As said before, from "Satanic Majesties" on, Nicky Hopkins was the prominent piano player on the Rolling Stones' records. Not so strange, since 'the thin man', as Nicky was called, was a brilliant player, with a style completely different from Stu's. And although Nicky and Stu got along with each other very well, Ian Stewart instantly knew he couldn't cope with Hopkins' incredible talents. Ian McLagan, a piano player himself, recalls:
"One day when I walked in the door at Bermondsey, Stu ushered me into his office on the ground floor and played me Delaney and Bonnie's album "Accept No Substitute" that had just been released. There were photographs of the musicians on the back cover, and it was the first time I had knowingly heard Jim Keltner, Carl Radle, Bobby Keys, Jim Price and Bobby Whitlock, and Delaney and Bonnie's soulful singing. But what seemed exeptional to me was Leon Russell's piano playing on "Ghetto". He soared!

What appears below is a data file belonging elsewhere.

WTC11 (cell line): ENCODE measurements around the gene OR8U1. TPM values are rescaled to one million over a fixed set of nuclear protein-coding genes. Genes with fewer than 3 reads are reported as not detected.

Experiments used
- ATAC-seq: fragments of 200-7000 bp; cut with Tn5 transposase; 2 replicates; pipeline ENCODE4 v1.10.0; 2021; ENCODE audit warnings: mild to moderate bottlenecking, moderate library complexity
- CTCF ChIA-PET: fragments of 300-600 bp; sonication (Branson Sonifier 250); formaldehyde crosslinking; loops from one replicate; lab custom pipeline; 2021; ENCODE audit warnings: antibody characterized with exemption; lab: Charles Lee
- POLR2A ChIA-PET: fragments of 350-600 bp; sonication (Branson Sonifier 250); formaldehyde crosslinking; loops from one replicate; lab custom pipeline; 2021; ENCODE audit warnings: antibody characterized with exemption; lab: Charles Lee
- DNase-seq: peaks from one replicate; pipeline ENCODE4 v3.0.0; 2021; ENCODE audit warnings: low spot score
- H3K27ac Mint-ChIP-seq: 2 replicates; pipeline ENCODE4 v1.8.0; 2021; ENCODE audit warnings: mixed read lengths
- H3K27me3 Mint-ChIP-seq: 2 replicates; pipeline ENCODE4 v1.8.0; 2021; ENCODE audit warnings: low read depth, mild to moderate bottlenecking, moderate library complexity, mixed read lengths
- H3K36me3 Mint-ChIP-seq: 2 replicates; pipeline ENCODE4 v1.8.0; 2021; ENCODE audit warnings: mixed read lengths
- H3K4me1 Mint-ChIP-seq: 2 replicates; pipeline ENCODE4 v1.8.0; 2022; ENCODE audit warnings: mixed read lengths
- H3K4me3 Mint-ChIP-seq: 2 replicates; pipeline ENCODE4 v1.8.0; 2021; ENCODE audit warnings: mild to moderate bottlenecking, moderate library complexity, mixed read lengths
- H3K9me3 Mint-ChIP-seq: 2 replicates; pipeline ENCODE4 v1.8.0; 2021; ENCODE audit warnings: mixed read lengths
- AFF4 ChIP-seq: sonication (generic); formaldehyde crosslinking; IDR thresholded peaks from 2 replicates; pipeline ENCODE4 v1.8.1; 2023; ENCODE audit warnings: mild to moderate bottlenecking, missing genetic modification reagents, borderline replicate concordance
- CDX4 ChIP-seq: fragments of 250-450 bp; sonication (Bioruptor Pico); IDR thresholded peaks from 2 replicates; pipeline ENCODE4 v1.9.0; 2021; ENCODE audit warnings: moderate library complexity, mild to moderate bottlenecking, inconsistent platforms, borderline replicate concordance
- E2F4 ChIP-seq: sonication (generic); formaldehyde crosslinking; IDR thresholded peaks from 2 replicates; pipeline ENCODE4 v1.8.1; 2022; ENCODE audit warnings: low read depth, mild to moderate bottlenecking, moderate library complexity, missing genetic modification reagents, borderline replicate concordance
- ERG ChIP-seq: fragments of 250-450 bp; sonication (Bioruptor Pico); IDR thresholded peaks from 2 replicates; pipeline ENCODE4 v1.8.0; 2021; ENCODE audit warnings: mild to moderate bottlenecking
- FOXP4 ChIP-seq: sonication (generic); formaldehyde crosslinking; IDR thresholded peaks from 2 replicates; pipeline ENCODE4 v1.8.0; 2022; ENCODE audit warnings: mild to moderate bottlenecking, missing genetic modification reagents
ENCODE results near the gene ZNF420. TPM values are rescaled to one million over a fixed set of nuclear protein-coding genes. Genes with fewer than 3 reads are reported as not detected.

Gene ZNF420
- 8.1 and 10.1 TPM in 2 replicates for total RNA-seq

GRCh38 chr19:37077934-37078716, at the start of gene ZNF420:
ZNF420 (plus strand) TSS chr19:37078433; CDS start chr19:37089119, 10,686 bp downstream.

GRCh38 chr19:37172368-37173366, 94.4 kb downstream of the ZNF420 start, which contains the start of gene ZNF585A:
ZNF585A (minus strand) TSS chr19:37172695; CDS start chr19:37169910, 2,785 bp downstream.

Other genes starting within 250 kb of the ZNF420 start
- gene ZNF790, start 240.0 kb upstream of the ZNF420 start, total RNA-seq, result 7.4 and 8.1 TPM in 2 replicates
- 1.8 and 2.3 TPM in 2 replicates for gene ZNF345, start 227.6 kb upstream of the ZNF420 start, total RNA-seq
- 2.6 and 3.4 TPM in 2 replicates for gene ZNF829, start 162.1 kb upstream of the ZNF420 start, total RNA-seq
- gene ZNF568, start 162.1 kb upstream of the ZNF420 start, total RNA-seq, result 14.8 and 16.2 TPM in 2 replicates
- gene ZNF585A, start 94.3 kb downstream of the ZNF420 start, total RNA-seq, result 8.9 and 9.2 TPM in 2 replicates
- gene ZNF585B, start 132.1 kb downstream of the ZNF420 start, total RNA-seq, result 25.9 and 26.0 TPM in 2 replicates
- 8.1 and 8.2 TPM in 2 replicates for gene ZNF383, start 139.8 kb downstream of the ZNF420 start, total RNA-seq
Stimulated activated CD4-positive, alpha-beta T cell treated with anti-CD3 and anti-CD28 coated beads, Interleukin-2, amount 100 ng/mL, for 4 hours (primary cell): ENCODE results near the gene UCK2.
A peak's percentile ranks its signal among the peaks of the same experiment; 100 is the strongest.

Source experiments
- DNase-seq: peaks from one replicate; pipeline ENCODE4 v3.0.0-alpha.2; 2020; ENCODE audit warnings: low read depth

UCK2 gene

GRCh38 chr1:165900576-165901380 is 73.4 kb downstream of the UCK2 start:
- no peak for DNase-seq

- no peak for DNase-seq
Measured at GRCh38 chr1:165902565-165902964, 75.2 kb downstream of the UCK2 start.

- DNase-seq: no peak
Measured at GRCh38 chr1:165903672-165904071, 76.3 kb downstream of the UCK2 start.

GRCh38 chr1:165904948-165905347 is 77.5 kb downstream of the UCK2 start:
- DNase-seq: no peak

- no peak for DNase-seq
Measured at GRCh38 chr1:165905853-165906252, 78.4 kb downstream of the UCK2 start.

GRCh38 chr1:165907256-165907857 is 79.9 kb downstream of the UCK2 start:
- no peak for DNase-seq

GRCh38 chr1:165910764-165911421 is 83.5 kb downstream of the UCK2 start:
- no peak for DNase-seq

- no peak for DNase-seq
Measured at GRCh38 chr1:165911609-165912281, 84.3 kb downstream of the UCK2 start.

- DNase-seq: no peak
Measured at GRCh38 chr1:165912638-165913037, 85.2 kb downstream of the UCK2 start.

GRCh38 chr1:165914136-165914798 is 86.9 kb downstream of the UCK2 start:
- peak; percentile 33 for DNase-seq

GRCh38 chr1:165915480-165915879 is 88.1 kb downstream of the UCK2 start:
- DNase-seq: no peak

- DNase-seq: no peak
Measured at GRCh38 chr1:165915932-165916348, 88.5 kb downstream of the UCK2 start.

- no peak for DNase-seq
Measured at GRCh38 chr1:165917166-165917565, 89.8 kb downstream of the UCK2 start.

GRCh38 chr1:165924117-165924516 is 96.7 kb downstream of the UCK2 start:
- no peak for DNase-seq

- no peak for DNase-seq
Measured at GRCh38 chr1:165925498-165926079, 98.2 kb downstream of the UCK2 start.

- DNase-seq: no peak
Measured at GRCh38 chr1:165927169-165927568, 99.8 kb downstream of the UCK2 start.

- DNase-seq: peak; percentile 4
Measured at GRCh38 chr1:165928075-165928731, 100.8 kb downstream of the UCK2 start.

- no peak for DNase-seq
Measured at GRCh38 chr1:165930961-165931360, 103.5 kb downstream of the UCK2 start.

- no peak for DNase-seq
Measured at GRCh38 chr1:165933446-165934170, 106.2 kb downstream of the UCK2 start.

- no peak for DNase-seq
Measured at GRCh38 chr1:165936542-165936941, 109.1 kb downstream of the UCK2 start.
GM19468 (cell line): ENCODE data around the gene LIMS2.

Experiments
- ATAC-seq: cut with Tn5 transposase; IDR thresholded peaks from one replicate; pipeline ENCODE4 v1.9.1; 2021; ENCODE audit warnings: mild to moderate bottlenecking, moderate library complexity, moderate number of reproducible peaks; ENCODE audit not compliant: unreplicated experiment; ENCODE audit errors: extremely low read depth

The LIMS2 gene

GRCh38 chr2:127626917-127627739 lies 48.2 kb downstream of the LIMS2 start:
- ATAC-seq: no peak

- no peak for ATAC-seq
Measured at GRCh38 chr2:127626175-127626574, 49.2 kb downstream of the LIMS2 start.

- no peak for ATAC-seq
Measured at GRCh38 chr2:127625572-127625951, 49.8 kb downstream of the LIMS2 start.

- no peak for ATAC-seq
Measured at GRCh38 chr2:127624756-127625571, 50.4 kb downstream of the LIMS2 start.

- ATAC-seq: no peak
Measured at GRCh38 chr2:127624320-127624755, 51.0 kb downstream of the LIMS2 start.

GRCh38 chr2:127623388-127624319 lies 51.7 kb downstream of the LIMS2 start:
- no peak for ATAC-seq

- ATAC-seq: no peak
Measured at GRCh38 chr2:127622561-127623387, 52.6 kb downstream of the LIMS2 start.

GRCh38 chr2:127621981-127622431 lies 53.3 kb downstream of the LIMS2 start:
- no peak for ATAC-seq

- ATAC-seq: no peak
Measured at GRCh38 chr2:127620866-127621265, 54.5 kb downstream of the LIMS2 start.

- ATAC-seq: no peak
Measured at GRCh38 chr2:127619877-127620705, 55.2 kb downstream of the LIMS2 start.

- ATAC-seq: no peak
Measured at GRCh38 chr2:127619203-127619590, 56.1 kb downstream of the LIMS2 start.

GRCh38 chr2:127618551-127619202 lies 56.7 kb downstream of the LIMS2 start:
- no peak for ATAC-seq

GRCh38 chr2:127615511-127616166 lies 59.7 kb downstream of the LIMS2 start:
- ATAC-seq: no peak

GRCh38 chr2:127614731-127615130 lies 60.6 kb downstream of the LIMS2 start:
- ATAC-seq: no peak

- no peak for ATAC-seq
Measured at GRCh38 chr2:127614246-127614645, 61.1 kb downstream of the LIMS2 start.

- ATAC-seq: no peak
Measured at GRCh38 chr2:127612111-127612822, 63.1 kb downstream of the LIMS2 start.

Stu played the song over and over for me, and I was amazed at how the piano on the end section built like a skycraper, layer after layer, up and up. It just got more and more exciting. Stu turned me on to this new gem, and then he told me a revealing story about Nicky Hopkins, our mutual pal, and Rod Stewart and Ronnie Wood's mate in the Jeff Beck Group.
'That bloody Nicky', he said with a scornful look, 'I played it for him the other day, and that's what I hate about him. I only played it once and he went straight to the piano and played the whole thing, note for note. It really pisses me off!'. It was funny because he was serious, but I understood his frustration as neither of us could compete with Nicky as a piano player. Our talents are our own, but we couldn't play something just that brilliant after hearing it for the first time. He really was annoyingly, incredibly talented".
Adapted from the following source: Ian McLagan, All The Rage, Pan Books, 1998.